The intensity of such operations is increasing with the de-regulation of various government policies as a facilitator of the neo-liberal economic regime.
The intensity of cross-border operations recorded an unprecedented surge since the mid-1990s and the same trend continues.
Earlier, foreign firms were satisfying their market expansion strategy through the setting up of wholly owned subsidiaries in overseas markets which has now become a ‘second best option since it involves much time and effort that may not suit to the changed global scenario, cross-border mergers and acquisitions became the ‘first-best option’ to the leaders and others depended on the follow-the-leader’ strategy.
The Indian corporate sector too experienced such a boom in mergers and acquisitions that led restructuring strategies especially after liberalization,
Four types of growth strategies adopted by the firms.
Firms started with domestic production and began to export to the foreign markets, establishment of subsidiaries in overseas market was the next stage and as a fourth phase, firms started to acquire firms in foreign markets instead of establishing subsidiaries.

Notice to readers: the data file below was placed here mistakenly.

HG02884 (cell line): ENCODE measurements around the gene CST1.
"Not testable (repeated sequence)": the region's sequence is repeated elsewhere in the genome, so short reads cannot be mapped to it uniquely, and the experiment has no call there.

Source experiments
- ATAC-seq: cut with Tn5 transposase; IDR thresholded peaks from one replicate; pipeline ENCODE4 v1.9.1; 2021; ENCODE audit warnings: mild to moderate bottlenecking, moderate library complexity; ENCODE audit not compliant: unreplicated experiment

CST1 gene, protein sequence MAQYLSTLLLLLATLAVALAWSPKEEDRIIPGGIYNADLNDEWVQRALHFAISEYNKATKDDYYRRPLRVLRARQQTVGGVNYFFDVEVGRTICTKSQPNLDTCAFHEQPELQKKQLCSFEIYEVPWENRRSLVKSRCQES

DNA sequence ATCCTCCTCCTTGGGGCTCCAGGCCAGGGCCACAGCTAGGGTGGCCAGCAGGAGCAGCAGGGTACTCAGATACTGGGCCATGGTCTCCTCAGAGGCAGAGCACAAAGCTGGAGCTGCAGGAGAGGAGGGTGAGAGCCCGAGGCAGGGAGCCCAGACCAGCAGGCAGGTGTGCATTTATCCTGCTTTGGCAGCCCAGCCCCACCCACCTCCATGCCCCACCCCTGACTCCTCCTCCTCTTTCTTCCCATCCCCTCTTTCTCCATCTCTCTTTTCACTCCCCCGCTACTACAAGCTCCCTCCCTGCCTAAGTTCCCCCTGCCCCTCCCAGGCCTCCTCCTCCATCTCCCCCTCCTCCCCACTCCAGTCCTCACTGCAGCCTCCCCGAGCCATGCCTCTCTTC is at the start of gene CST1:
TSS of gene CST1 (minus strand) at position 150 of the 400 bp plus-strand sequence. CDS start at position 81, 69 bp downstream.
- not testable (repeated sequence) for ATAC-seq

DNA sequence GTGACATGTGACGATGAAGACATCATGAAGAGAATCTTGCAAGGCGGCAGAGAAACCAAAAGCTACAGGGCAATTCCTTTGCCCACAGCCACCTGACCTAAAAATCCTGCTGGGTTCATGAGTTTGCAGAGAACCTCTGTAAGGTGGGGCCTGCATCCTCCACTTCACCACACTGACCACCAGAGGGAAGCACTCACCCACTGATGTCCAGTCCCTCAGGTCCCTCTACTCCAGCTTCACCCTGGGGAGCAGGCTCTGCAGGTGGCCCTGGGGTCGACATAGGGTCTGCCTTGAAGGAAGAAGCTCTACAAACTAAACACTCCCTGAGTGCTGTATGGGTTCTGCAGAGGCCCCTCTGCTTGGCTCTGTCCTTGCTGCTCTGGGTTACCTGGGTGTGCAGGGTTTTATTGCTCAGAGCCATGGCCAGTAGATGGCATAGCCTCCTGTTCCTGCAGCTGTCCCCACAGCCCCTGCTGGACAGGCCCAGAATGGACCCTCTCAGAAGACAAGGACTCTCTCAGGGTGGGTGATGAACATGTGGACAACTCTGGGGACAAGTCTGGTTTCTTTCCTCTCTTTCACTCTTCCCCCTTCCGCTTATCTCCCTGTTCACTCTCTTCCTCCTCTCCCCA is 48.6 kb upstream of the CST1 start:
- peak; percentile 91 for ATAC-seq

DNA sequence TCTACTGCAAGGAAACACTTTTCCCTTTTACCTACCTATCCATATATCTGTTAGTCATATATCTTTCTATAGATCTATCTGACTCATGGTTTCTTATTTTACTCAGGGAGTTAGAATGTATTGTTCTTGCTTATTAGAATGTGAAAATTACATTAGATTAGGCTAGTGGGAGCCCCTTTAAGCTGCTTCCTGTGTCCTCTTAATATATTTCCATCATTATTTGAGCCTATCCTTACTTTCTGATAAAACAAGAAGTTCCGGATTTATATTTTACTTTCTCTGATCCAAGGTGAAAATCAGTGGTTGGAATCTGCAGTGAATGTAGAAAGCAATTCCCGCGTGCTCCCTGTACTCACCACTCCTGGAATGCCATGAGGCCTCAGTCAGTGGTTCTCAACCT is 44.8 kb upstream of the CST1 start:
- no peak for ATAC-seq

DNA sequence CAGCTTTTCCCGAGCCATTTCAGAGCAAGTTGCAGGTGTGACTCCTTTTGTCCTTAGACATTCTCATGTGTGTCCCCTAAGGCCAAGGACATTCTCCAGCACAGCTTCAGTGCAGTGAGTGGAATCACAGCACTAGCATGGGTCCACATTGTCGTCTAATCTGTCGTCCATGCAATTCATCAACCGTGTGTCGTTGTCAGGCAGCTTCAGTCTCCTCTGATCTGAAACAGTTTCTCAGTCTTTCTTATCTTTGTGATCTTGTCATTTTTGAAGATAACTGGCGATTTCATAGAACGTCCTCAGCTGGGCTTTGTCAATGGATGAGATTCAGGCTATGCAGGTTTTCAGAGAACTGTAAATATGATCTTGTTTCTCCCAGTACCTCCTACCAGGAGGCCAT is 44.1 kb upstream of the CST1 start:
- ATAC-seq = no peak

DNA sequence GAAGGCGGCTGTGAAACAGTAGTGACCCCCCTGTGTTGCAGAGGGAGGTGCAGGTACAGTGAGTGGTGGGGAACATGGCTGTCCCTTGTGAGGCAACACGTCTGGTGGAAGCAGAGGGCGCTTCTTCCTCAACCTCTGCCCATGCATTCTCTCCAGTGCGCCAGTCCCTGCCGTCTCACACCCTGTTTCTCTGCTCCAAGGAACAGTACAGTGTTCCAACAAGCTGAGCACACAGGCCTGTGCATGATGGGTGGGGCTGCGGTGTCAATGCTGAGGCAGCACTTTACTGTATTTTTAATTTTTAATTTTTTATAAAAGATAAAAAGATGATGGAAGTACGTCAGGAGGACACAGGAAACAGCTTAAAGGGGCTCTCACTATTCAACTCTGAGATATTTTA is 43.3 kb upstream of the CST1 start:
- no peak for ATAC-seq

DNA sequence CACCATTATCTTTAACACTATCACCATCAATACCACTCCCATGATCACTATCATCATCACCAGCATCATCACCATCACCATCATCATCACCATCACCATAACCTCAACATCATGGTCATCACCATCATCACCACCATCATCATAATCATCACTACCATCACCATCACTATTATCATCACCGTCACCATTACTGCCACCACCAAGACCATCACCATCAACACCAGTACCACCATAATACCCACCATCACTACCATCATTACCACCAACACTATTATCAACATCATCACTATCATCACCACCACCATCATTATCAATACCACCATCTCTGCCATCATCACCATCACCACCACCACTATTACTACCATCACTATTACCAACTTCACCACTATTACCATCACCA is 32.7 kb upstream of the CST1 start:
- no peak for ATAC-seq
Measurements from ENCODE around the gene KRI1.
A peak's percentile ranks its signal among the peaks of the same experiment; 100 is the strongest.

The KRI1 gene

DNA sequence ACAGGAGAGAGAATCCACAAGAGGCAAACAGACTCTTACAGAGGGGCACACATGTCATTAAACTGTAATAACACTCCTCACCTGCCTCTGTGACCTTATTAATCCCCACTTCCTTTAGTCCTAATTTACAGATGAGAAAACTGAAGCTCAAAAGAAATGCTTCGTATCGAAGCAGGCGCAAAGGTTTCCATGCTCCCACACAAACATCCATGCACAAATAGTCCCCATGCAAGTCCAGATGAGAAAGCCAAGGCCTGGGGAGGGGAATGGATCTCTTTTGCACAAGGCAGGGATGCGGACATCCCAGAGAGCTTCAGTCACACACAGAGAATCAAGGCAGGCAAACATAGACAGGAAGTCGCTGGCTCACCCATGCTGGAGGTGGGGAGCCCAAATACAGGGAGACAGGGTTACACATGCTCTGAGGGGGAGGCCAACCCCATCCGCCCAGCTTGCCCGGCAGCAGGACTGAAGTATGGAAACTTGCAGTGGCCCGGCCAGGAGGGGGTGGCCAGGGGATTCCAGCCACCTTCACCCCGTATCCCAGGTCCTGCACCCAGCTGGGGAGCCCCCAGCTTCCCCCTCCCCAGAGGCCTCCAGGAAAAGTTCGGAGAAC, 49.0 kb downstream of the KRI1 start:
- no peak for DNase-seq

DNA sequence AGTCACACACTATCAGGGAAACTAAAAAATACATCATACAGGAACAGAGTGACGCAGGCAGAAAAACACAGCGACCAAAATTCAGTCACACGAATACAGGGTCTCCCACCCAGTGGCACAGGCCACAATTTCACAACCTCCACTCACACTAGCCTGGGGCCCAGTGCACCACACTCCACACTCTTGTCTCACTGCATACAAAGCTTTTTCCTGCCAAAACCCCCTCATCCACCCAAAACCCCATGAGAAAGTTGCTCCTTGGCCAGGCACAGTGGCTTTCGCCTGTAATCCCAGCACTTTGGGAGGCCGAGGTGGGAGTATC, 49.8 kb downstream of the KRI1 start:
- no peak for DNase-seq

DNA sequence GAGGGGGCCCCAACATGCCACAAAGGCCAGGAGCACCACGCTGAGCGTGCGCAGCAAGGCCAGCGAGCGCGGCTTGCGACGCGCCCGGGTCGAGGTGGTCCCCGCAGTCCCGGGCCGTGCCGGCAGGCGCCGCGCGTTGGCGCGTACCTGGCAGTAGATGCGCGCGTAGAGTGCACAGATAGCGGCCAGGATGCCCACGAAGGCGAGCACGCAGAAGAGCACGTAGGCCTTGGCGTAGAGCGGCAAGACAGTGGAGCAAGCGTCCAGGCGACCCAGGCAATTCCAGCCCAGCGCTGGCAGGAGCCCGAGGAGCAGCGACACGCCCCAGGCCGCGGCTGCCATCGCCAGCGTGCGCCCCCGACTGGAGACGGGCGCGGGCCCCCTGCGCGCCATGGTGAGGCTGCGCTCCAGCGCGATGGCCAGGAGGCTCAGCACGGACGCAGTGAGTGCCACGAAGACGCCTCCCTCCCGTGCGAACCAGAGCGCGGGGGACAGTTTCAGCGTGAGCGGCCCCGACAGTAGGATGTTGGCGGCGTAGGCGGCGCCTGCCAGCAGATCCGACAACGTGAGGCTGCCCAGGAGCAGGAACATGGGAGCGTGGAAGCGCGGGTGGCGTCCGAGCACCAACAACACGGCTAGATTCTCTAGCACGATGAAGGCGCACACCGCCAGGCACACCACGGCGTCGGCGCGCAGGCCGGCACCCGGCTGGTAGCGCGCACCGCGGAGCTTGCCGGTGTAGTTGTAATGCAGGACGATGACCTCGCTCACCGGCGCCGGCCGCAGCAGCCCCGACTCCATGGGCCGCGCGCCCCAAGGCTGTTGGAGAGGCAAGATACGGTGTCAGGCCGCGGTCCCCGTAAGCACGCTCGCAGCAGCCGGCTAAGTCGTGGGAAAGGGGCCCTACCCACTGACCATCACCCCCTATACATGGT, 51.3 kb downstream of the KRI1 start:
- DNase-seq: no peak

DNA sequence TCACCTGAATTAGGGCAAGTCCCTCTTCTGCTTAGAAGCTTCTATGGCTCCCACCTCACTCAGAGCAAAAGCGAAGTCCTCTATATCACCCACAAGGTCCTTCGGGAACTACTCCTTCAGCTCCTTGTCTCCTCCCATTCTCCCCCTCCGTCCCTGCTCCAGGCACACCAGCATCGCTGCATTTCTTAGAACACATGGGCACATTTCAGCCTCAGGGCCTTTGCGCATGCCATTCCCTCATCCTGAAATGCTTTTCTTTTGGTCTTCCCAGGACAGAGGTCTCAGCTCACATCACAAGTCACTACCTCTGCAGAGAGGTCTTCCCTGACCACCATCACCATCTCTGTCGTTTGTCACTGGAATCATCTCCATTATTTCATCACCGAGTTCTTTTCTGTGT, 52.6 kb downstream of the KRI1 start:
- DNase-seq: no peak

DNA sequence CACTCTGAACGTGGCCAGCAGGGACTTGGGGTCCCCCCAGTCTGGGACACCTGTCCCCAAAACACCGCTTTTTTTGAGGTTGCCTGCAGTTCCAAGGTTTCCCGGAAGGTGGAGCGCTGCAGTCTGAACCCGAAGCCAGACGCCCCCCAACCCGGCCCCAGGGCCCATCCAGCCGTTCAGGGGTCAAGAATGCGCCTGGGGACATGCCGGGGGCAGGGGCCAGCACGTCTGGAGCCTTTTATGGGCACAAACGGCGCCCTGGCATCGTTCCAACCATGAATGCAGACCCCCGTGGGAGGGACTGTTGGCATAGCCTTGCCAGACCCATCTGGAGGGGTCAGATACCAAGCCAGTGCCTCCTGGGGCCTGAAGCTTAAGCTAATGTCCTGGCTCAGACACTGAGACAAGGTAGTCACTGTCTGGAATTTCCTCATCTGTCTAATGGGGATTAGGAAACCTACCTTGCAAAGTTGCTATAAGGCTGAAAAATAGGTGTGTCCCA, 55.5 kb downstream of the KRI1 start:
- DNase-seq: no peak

The increasing magnitude of investment through cross-border mergers and acquisitions and its emergence as a major component of FDI even in the case of developing countries such as India, why firms are engaging in cross-border consolidations instead of establishing subsidiaries or to engage in export-oriented growth.
The increasing importance of cross-border consolidation strategies.
Four major types of foreign investors based on the underlying motives, They are
1) Resource seekers,
2) Market seekers,
3) Efficiency seekers and
4) Strategic assets or Capability...